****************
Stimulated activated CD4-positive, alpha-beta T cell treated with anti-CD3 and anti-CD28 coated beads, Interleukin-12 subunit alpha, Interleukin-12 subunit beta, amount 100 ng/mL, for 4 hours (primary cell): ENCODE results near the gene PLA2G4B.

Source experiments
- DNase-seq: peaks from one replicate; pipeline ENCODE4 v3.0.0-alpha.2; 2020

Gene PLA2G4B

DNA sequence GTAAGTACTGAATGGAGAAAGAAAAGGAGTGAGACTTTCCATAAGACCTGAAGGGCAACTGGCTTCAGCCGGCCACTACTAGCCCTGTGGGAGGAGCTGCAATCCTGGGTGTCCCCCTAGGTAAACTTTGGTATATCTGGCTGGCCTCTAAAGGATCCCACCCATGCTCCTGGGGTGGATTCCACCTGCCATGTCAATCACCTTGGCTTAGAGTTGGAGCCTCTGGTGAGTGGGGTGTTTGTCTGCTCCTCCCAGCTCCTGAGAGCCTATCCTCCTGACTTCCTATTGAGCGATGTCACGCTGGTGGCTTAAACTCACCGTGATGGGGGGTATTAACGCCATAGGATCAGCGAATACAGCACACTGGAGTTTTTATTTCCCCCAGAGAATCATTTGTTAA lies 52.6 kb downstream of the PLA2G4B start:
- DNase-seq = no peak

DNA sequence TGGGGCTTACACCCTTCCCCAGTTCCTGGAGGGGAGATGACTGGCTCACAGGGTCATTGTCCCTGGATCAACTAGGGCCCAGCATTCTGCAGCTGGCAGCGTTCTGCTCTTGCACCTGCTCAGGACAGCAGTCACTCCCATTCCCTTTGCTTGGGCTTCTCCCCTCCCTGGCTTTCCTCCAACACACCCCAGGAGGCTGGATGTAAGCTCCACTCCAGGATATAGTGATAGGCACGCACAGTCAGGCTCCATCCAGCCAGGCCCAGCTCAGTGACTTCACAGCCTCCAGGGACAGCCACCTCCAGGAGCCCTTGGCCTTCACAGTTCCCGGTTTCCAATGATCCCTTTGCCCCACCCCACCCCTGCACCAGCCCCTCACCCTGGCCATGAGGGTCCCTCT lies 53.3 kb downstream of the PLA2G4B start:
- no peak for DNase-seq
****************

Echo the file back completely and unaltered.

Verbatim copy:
Stimulated activated CD4-positive, alpha-beta T cell treated with anti-CD3 and anti-CD28 coated beads, Interleukin-12 subunit alpha, Interleukin-12 subunit beta, amount 100 ng/mL, for 4 hours (primary cell): ENCODE results near the gene PLA2G4B.

Source experiments
- DNase-seq: peaks from one replicate; pipeline ENCODE4 v3.0.0-alpha.2; 2020

Gene PLA2G4B

DNA sequence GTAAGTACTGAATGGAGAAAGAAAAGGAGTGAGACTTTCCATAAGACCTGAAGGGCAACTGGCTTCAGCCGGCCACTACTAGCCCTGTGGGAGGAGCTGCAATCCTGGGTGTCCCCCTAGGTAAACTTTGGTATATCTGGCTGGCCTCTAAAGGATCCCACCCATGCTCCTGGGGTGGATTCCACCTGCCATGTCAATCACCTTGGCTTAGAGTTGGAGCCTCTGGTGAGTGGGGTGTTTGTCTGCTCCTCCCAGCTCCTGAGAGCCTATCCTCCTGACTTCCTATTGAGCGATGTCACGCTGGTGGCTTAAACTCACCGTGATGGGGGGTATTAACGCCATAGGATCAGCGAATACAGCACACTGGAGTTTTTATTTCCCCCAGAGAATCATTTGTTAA lies 52.6 kb downstream of the PLA2G4B start:
- DNase-seq = no peak

DNA sequence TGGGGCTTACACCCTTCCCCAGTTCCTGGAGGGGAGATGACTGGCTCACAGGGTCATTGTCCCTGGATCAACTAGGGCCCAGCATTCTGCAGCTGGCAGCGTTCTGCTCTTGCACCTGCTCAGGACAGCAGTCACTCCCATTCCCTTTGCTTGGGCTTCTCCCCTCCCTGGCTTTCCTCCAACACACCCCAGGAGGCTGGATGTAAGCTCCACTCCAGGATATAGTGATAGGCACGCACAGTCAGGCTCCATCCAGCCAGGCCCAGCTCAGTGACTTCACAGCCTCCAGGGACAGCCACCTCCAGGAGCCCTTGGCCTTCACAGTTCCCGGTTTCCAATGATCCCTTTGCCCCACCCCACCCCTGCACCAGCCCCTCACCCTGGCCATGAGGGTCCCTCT lies 53.3 kb downstream of the PLA2G4B start:
- no peak for DNase-seq